LANSING, MI — Larry Nassar’s former boss at Michigan State University has been charged with one felony count of misconduct in office, according to court documents.
William Strampel, the former dean of MSU’s College of Osteopathic Medicine, is also charged with three additional misdemeanor charges: one charge of fourth-degree criminal sexual misconduct and two charges of willful neglect of duty, court documents state.
Strampel oversaw Nassar, the former MSU and USA Gymnastics doctor who pleaded guilty to abusing more than 200 young girls and women over more than two decades.
Strampel is expected to be arraigned Tuesday afternoon in East Lansing via video link. CNN has reached out to his attorney for comment.
MSU moved in early February to revoke the tenure of Strampel, who stepped down from the dean position in December, citing health problems.
‘Failure to monitor’
A letter from Carol Viventi, vice president and special counsel to interim Michigan State President John Engler, called out “Dr. Strampel’s failure to monitor and enforce clinical practice guidelines put in place for former doctor Larry Nassar following the conclusion of a 2014 sexual harassment investigation.”
That case concerned Amanda Thomashow’s 2014 report to MSU officials in which she said Nassar touched her vagina and her breasts during a doctor’s visit. Nassar told police and Strampel that this was part of his cutting-edge medical procedure, and he was cleared of wrongdoing.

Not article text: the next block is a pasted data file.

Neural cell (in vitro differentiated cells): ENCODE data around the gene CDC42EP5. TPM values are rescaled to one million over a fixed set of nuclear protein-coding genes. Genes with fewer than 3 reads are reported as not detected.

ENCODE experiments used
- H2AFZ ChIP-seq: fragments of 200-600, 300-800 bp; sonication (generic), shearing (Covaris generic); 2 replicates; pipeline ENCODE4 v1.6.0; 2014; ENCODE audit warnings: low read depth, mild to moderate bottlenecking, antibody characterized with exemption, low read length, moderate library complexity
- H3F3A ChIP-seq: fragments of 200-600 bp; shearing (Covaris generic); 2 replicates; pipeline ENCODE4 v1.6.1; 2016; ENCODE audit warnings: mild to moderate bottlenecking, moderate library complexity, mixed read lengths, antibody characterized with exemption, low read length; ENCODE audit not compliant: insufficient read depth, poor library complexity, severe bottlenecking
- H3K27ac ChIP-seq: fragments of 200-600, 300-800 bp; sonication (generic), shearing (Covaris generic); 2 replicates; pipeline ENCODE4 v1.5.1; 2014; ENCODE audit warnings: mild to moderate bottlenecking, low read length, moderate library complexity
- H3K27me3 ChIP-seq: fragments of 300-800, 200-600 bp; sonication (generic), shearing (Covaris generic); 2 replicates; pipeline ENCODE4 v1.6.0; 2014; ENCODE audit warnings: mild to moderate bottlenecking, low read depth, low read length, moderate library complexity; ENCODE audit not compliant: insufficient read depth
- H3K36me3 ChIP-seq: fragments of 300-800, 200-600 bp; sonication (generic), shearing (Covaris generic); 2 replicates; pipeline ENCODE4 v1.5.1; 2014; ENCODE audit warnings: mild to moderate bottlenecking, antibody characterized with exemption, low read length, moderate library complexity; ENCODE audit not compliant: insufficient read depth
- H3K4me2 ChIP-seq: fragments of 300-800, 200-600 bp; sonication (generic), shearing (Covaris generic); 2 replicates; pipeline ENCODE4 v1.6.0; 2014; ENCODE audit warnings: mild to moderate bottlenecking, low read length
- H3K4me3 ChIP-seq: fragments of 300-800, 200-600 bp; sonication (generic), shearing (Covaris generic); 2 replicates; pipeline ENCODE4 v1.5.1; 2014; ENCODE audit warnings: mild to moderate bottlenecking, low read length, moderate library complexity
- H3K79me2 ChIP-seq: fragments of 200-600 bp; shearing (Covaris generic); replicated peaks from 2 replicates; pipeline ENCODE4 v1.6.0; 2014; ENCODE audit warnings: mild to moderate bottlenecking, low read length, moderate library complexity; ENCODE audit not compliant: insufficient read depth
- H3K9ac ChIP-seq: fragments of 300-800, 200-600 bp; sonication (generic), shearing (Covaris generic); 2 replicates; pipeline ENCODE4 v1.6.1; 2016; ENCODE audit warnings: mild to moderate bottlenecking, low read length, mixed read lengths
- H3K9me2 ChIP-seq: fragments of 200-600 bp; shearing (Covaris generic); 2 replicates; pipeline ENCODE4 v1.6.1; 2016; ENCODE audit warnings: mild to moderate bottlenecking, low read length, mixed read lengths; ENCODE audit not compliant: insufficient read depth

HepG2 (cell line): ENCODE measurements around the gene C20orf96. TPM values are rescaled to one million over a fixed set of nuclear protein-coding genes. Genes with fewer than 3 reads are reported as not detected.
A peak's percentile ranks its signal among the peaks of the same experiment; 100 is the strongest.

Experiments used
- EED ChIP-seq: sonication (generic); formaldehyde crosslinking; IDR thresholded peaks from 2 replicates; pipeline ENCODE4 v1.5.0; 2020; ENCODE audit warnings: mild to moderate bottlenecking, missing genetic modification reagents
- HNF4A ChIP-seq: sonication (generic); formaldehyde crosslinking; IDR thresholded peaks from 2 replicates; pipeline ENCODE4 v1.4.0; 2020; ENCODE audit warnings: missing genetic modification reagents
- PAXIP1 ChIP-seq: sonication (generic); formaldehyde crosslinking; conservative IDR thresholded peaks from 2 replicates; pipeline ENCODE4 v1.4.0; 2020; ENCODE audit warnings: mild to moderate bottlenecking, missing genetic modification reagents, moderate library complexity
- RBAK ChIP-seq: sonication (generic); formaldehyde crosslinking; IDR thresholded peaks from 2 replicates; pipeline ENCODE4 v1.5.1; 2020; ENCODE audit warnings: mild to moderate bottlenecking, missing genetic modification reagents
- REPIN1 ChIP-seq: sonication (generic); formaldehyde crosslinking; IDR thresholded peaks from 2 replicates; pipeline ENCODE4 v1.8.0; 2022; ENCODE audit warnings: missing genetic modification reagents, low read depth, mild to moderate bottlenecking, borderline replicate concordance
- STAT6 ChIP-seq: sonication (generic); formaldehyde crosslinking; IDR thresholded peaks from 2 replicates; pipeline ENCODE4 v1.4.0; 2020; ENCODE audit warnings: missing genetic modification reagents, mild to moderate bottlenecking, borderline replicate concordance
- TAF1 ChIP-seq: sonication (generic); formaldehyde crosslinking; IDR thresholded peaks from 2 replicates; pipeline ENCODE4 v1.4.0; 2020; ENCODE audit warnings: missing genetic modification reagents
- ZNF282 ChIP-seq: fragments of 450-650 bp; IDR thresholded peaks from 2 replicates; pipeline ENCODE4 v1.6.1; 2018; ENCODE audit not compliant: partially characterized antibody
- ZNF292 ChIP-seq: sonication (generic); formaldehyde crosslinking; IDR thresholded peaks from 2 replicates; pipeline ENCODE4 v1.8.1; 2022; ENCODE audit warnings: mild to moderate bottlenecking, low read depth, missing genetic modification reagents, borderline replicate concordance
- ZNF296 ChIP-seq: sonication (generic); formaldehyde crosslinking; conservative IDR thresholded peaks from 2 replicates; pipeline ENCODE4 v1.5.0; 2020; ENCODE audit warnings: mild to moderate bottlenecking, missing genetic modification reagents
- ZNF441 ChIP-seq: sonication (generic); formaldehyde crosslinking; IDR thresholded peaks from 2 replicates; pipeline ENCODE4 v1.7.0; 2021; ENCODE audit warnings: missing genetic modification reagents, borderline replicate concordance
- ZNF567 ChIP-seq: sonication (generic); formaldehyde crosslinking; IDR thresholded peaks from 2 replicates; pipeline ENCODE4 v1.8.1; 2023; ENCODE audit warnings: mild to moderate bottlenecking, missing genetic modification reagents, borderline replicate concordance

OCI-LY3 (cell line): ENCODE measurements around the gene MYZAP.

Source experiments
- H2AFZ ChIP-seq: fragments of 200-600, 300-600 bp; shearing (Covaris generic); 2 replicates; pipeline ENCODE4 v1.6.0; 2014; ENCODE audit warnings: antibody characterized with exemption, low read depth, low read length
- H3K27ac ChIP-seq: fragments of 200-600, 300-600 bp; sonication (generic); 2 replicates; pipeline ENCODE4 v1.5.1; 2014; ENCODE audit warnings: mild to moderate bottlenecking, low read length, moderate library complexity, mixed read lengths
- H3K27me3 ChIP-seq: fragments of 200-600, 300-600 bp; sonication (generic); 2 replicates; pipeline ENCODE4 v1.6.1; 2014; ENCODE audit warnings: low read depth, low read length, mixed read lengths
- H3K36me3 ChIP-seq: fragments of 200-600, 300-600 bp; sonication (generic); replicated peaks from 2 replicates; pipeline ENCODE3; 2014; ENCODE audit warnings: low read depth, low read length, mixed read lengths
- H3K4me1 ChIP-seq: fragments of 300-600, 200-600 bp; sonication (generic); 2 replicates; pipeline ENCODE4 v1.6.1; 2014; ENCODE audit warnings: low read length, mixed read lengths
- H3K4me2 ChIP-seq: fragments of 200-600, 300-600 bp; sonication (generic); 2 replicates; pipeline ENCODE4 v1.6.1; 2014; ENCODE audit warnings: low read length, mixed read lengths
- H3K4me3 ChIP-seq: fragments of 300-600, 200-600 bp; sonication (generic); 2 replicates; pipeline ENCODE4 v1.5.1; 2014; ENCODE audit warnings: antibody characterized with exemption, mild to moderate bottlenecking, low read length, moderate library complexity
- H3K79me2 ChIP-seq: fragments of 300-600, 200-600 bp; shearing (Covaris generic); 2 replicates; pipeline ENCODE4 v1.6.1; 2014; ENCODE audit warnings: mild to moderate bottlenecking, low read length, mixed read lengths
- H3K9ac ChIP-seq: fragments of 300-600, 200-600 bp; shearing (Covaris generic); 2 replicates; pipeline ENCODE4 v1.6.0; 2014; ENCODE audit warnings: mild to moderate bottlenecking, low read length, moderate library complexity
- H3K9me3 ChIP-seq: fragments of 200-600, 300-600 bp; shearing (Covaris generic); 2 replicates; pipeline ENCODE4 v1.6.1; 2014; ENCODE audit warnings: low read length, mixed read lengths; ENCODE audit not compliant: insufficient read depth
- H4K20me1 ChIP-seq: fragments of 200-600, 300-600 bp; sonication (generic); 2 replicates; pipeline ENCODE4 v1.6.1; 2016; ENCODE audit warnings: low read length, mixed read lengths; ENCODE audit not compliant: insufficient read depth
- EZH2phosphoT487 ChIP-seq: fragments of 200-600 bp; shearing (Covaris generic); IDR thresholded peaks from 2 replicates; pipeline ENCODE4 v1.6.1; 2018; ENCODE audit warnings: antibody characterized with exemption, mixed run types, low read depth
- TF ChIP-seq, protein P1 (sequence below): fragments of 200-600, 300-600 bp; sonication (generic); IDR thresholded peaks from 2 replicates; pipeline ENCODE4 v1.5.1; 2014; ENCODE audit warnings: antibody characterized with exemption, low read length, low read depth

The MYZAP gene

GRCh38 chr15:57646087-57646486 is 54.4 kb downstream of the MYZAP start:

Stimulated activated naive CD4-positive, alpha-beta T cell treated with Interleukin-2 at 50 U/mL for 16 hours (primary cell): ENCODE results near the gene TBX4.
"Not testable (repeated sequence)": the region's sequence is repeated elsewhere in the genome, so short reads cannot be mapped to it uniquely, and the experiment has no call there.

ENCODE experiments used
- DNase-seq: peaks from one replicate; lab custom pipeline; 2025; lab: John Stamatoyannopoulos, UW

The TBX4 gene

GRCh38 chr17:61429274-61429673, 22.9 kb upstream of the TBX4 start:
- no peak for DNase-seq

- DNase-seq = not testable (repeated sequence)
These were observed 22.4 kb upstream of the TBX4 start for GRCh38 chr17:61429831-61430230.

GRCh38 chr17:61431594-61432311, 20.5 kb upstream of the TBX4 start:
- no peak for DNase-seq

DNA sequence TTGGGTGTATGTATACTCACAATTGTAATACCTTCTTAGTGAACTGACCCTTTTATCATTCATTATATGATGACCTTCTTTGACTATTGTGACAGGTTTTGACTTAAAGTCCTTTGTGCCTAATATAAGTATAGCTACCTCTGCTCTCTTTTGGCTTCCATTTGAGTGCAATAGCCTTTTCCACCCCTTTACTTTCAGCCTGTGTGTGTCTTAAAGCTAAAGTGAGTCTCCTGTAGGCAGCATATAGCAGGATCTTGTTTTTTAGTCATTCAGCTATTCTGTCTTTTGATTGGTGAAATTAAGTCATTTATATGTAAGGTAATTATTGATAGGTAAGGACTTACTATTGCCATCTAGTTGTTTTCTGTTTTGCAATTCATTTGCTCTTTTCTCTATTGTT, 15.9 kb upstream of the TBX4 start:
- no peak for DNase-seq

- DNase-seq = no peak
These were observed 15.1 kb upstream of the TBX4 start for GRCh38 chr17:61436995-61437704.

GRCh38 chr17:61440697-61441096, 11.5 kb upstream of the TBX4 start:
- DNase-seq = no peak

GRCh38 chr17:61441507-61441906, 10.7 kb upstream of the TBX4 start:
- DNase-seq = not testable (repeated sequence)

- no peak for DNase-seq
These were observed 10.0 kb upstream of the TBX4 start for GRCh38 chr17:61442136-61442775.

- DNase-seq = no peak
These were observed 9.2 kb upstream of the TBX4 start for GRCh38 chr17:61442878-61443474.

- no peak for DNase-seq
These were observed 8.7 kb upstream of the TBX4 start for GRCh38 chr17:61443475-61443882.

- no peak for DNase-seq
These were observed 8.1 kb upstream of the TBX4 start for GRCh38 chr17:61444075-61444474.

According to Viventi’s letter, Strampel issued new guidelines for Nassar after the investigation, but did not notify the MSU Health Team or establish a system to monitor or enforce those guidelines. Nassar abused more young girls from the time he was cleared until his arrest in late 2016.
“It would be incompatible with the expectations for teaching and clinical faculty within the College of Osteopathic Medicine for Dr. Strampel to resume his faculty appointment given his lack of action described above,” Viventi’s letter stated.
Still, Strampel remains a tenured professor and can only be dismissed if a faculty hearing committee finds cause exists to revoke tenure. MSU has begun the process of revoking Strampel’s tenure, the MSU spokeswoman said, adding that the process can take 6 to 12 months.
The Michigan Attorney General’s Office is scheduled to hold a news conference Tuesday afternoon, at which special prosecutor William Forsyth will provide an update on his investigation into how Nassar could have sexually abused girls and young women for nearly 20 years without the school intervening.
In court, Nassar admitted to using his trusted position as a doctor to sexually abuse young girls for more than two decades. Scores of them came forward and told heart-wrenching stories of his abuse, and several blamed Michigan State University for dismissing their complaints and failing to stop him.
Nassar was sentenced to three lengthy prison sentences for child pornography and abuse charges.